By Brittany Mihalec-Adkins
If you have ever tried to pick up a new skill – be it golf, yoga, or guitar – you’ve learned that practice is crucial for becoming a pro. Writing is very similar – the more you do it, the easier it becomes. However, being a good writer is not just about how much time you spend writing – it is also about practicing your writing skills and getting better at the act of writing. If your New Year’s resolutions include improving your writing or if you’re gearing up for another fellowship deadline, these tips are for you.
1. Have a catchy first sentence
Outstanding essays open with a “hook.” You need to catch your readers’ attention and make them genuinely interested in reading the rest of what you have to say. If the first sentence or paragraph of your essay is not funny, shocking, creative, or exceptionally clever, reviewers are not going to read every word of the rest of your essay. The worst part about that? It means that all of the work you put into the second half of your essay is going to be unappreciated or maybe even unread! So, really, writing a creative first sentence is more than just a stylistic strategy, and is basically necessary for making the rest of your essay matter.
2. Tell a story
Fellowship reviewers are going to have stacks of applications to read, and after a while, they are going to start blurring together. This is why telling a story is so important – you need to make your application stand out from all the others. Before you start writing, give some serious thought to what you want to say in your application. Make sure that your essay has a beginning, a middle, and an end, as opposed to functionally being a longer version of your resume or a list of your accomplishments. Talk about how you first got interested in your field of work/study, explain some of the important experiences you’ve had, and then finish with a paragraph that creatively says: “…and that’s why I am perfect for this fellowship.”
3. Use your voice
This is, in my experience, always much easier said than done. Of course, you still need to be professional at every turn, but you also want to find ways to make your reviewers hear you when they are reading your writing. Telling a story (Tip #2) helps your reviewers feel invested in who they are reading about, but using your voice makes your reviewers see you as that person! If you like to be funny, try to fit in a joke in your opening paragraph. If you have a hobby that can somehow be relevant to part of your application narrative, maybe find a way to mention it. If you have a favorite book or a really cool birthmark you’re super proud of, find a way to incorporate it into your essay! These little things, while they may seem silly, can really help your readers start to visualize the person who wrote what they are reading.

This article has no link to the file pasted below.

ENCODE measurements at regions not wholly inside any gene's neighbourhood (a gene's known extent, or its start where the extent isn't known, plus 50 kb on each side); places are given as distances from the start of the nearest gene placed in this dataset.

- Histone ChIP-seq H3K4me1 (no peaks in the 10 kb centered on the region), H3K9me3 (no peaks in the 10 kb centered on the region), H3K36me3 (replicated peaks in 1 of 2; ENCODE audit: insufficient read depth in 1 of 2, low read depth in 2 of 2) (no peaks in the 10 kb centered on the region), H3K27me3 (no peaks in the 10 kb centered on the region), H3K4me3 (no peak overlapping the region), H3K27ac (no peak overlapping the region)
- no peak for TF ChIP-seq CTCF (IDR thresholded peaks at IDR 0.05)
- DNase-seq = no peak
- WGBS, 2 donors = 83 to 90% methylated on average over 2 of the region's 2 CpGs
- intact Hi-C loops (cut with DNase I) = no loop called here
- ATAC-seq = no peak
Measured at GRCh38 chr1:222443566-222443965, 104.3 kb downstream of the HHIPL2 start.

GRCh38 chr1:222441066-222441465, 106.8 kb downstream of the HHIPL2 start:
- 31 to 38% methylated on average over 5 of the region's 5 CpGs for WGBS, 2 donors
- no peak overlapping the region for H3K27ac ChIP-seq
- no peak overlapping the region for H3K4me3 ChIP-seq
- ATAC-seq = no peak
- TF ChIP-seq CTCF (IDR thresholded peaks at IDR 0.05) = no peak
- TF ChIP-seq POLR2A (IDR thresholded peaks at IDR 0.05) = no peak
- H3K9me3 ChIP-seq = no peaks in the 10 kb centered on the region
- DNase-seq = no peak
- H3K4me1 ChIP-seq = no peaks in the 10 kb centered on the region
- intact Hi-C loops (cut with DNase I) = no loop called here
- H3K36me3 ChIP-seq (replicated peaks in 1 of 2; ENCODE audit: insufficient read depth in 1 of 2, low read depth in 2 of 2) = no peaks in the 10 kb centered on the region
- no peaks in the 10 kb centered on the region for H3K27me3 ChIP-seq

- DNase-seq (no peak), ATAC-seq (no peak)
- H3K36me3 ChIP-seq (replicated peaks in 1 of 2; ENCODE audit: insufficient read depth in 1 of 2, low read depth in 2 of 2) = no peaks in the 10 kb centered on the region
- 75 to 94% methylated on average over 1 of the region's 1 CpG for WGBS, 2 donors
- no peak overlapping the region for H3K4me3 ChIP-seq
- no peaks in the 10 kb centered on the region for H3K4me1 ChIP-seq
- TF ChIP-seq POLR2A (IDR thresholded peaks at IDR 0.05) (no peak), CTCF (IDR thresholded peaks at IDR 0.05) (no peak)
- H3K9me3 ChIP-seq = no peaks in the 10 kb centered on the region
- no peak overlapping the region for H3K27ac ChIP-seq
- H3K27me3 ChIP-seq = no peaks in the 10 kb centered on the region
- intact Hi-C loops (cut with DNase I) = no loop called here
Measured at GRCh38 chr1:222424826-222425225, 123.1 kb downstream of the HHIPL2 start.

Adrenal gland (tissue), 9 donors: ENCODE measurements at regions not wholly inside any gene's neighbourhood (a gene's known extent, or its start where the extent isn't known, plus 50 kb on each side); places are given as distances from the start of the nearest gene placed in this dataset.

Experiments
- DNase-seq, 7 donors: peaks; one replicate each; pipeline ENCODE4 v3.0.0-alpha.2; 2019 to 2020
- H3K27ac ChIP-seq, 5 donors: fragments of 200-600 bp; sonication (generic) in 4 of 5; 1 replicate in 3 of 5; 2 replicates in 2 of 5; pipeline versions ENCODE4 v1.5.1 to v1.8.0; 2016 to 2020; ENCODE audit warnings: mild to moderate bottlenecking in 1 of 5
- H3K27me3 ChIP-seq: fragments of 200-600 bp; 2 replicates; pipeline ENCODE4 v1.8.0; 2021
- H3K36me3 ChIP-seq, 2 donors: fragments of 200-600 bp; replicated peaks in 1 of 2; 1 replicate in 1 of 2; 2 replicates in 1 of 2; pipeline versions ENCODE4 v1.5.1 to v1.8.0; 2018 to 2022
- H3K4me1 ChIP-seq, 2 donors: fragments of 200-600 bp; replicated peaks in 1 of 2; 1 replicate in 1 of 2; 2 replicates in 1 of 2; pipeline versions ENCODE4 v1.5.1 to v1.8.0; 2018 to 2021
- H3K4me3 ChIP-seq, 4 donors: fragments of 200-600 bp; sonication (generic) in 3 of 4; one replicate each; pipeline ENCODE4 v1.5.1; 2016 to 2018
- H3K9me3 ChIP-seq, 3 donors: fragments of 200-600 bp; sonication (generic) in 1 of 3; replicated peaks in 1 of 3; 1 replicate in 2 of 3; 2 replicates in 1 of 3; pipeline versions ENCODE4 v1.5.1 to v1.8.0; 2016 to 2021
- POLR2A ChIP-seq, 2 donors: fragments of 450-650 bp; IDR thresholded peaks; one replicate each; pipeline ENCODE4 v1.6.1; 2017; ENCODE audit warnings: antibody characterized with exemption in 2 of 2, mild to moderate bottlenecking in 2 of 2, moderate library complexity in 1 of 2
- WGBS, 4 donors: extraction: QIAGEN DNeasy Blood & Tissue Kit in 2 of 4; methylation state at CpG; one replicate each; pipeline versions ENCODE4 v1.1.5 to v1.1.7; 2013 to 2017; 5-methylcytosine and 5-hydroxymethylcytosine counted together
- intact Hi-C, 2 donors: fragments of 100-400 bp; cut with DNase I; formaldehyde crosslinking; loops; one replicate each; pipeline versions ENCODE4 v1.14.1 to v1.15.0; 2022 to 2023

4. Make sure your essay is coherent
After you’ve incorporated all of these creative hacks, make sure that your final product is coherent. In other words, read through your essay to check that it makes sense. Ensure that the points follow logically from one to the next, that you don’t mention anything irrelevant, and that there are not places where you jump drastically between two topics without a proper transition. One way to do this is to do a reverse outline: meaning, make an outline after you’ve written the essay. Read through each paragraph and make headings for each major point, and bullet points for the minor points in each major section. When you read through the outline, are there any gaps? Does it seem to flow, when you only look at the skeleton of your writing? If not, you’ll know exactly where you need to work on transitions.
5. Edit, edit, edit
While it can get old after a few passes and you might feel like you’ve edited everything you can possibly edit, combing through your entire essay multiple times is key to sending off a polished application. If reading and re-reading it on your computer starts to become difficult, read it aloud to yourself, or have a friend or colleague read it and give you a few comments. Ask them whether there are any sentences that need tweaking or that seem irrelevant or out of place. And, of course, learn more about editing hacks for any application.
While you’re writing, don’t forget to take breaks every once in a while! Doing anything for too long without stepping away can zap creativity and make it hard to see where you might need improvements. Take your time, tell your story, take a few breaks, edit like a maniac, and you’ll be just fine.
Brittany Mihalec-Adkins is a first-year National Science Foundation Graduate Research Fellow and second-year Ph.D. student in Human Development and Family Studies at Purdue University.
© Victoria Johnson 2018, all rights reserved.